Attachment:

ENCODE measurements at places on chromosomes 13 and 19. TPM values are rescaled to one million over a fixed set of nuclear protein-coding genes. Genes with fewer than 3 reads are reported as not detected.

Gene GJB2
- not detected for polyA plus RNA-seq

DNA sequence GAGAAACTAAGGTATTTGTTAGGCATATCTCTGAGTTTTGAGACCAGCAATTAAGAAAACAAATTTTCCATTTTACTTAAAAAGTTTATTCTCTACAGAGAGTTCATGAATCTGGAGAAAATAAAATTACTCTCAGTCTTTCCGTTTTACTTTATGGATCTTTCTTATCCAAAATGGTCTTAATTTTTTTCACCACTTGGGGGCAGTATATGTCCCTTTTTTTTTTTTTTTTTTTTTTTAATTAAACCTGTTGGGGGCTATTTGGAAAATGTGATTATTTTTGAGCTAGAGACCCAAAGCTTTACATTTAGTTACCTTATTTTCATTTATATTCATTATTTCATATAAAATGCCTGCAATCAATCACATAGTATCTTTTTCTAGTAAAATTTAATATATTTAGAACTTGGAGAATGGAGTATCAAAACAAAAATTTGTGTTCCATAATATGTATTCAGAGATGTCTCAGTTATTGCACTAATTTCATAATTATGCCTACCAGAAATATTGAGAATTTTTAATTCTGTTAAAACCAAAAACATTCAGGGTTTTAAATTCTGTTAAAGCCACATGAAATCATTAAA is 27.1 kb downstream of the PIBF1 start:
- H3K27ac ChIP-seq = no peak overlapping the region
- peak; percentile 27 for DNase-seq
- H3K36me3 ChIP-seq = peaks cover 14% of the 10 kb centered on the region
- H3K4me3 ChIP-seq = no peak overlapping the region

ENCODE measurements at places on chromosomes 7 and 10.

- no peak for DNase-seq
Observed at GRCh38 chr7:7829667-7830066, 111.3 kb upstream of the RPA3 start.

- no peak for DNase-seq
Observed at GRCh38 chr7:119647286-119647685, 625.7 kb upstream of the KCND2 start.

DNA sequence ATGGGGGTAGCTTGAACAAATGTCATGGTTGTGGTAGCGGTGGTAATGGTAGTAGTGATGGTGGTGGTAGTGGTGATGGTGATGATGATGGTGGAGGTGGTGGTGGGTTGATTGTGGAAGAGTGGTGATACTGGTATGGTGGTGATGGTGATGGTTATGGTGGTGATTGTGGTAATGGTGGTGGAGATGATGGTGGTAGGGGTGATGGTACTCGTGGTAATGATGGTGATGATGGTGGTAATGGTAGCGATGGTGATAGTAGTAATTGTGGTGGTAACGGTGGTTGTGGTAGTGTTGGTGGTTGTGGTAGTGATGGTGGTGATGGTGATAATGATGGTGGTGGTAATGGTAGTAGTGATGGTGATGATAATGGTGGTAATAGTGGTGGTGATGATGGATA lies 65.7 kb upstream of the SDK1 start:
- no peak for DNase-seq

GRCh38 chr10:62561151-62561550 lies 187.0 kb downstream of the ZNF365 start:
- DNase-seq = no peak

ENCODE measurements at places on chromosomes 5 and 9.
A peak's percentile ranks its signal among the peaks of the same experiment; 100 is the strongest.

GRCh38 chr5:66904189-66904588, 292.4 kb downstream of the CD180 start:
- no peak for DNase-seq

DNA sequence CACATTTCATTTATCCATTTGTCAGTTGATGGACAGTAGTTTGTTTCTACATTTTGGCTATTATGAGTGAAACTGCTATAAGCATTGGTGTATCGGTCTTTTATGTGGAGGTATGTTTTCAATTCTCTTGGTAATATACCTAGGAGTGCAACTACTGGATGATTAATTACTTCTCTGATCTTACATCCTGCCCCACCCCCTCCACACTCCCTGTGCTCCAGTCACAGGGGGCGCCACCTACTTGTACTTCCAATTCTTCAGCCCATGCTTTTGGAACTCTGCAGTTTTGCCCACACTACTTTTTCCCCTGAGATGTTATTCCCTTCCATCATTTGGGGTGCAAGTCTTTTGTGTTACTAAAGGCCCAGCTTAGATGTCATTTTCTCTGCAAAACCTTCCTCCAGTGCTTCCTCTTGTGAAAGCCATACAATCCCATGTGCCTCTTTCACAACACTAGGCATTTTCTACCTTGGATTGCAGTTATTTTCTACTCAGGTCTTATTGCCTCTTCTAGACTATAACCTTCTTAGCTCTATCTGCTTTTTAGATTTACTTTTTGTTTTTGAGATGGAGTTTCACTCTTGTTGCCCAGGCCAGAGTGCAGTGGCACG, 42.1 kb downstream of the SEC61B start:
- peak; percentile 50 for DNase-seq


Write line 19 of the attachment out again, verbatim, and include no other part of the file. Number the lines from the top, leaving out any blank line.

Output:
A peak's percentile ranks its signal among the peaks of the same experiment; 100 is the strongest.